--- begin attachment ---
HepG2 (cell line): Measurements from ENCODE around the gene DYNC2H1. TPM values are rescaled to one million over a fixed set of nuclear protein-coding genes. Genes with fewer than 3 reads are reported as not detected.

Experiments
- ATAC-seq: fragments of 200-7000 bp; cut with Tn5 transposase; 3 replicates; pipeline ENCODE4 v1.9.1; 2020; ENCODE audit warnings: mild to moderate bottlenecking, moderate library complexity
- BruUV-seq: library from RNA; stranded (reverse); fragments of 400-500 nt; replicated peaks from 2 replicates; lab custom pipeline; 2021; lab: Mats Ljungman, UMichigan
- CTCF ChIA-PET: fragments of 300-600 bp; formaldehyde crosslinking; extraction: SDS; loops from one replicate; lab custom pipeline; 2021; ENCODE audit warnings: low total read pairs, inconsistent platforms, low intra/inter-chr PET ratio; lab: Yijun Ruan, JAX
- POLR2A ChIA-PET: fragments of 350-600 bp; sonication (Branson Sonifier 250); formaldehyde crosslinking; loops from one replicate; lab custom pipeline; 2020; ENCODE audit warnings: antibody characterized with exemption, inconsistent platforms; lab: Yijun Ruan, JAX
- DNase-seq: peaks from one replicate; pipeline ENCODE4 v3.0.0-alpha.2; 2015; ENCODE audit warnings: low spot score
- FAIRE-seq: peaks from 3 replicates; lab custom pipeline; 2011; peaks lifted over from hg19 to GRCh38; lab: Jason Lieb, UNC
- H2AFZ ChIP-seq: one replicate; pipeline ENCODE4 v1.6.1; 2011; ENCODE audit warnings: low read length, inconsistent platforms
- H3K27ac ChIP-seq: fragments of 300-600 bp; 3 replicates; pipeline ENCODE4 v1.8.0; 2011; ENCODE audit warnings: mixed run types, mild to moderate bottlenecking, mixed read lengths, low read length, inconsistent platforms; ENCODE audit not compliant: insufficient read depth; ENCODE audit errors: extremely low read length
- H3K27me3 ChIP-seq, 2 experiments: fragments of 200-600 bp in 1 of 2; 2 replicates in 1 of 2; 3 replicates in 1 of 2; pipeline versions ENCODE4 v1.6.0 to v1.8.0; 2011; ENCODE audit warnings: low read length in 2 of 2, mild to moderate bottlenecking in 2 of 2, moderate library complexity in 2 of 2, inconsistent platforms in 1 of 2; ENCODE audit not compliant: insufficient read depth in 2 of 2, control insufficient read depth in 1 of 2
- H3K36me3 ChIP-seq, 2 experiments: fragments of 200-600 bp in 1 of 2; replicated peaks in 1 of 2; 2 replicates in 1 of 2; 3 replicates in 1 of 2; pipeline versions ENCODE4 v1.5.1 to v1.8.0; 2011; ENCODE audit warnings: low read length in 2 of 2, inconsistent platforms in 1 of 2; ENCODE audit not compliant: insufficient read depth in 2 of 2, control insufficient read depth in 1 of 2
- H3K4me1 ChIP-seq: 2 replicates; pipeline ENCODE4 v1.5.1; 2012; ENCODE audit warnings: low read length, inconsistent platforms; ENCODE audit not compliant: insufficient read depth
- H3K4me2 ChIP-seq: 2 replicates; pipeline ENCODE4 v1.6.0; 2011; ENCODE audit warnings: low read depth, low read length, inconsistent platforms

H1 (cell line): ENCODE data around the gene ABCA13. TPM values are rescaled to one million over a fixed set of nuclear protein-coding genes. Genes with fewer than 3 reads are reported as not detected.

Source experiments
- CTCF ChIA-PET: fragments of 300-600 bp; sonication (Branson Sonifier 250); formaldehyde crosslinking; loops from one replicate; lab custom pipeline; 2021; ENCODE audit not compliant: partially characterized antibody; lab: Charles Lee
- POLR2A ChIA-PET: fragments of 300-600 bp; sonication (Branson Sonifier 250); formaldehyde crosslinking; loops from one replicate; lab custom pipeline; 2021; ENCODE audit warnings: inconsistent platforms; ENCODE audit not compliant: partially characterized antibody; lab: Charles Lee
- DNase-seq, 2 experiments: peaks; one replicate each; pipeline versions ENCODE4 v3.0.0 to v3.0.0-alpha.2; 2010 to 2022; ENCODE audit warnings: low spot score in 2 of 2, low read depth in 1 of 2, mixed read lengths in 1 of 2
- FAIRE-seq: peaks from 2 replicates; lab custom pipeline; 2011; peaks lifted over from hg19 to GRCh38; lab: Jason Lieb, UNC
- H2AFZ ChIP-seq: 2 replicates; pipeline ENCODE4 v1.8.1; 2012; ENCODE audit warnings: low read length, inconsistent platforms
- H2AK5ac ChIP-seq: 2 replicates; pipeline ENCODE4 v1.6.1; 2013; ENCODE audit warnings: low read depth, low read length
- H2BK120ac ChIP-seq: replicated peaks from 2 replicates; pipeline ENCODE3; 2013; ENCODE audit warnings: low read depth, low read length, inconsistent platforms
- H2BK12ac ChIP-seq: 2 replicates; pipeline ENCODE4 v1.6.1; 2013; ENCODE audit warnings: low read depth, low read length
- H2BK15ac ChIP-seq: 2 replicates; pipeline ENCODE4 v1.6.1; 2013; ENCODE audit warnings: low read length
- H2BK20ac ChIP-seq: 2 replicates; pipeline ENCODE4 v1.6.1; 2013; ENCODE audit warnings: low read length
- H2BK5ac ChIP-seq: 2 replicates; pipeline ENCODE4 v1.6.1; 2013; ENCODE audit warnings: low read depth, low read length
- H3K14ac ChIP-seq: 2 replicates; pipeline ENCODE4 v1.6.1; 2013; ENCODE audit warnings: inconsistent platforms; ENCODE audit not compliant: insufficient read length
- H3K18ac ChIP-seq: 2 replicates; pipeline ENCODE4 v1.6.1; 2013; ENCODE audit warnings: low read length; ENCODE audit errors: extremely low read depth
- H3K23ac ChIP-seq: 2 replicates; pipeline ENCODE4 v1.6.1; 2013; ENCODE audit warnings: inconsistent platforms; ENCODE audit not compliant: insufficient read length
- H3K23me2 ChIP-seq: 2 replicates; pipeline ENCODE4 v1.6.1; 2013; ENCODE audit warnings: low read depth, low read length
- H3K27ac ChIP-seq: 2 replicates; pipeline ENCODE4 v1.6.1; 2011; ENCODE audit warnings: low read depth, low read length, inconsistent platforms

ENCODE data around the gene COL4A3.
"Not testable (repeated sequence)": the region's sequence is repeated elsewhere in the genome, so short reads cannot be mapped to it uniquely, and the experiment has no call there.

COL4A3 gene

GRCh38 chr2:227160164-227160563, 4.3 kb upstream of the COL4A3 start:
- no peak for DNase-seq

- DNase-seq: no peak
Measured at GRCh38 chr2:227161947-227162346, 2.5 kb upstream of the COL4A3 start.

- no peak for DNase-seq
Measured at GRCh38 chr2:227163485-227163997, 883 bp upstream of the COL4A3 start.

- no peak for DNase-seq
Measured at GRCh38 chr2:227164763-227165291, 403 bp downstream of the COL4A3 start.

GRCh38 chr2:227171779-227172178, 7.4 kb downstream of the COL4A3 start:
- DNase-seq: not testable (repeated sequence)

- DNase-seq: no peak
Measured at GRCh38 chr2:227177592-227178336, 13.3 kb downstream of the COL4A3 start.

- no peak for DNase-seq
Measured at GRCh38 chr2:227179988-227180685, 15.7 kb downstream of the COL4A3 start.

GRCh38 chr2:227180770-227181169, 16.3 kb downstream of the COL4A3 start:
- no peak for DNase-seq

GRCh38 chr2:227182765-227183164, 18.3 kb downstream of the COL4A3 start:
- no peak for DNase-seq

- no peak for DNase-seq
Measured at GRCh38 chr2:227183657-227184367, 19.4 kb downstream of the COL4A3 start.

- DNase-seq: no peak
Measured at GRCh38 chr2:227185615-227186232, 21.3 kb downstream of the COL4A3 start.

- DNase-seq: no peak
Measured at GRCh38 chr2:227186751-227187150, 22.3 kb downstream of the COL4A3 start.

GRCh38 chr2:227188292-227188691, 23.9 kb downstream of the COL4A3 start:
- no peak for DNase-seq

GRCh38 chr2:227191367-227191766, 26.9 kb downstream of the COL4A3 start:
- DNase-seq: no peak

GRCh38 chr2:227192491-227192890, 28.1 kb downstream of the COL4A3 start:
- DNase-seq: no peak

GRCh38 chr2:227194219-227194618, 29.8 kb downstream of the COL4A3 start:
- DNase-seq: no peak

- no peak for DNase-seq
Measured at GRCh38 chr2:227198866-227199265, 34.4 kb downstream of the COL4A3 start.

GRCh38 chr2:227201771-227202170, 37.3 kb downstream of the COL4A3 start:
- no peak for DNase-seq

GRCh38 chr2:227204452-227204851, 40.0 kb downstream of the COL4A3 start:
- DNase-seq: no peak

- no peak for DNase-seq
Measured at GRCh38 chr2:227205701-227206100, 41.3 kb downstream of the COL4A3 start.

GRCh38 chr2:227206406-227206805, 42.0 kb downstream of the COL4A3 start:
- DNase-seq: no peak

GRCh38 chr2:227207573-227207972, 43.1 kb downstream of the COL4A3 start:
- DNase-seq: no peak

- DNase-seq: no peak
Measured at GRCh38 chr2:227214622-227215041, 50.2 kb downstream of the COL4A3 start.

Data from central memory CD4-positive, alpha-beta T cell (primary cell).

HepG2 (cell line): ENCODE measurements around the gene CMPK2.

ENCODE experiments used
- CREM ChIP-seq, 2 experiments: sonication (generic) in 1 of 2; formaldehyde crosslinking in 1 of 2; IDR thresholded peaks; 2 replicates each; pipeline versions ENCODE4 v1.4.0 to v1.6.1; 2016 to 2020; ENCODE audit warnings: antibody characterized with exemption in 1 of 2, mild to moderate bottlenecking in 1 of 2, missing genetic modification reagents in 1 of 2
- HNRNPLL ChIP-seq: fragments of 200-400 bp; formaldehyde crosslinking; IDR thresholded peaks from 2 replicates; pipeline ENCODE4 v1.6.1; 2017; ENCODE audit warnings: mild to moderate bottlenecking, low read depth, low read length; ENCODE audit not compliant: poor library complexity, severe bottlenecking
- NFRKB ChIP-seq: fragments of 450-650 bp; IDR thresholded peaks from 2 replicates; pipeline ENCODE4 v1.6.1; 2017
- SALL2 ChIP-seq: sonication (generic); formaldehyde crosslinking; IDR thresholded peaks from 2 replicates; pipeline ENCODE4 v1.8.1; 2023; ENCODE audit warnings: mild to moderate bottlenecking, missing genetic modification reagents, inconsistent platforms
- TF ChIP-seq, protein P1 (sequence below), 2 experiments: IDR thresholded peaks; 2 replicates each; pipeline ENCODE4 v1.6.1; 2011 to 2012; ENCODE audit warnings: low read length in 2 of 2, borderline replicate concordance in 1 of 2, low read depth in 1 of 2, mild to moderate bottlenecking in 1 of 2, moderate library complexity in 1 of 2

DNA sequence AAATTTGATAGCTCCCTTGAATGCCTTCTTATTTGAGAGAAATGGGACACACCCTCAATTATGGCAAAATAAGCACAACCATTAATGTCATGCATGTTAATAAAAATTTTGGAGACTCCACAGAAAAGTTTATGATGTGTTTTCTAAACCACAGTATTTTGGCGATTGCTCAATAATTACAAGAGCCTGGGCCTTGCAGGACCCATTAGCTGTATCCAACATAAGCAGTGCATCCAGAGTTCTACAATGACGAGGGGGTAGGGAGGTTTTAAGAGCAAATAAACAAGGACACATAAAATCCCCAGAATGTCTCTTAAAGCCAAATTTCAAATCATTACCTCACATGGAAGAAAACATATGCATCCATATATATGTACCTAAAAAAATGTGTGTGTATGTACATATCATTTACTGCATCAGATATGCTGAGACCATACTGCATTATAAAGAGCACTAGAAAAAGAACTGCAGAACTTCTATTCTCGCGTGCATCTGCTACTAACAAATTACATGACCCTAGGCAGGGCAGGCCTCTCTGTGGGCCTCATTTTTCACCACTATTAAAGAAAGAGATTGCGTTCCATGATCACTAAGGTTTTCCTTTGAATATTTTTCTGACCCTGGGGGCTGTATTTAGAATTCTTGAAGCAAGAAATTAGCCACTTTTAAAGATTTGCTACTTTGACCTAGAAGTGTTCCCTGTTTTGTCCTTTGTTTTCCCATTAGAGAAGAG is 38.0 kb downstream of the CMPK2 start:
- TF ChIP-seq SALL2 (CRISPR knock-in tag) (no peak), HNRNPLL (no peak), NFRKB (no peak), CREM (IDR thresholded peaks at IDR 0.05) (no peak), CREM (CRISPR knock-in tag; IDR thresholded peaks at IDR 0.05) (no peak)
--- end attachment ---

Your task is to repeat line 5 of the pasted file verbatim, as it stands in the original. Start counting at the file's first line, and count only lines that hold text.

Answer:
- CTCF ChIA-PET: fragments of 300-600 bp; formaldehyde crosslinking; extraction: SDS; loops from one replicate; lab custom pipeline; 2021; ENCODE audit warnings: low total read pairs, inconsistent platforms, low intra/inter-chr PET ratio; lab: Yijun Ruan, JAX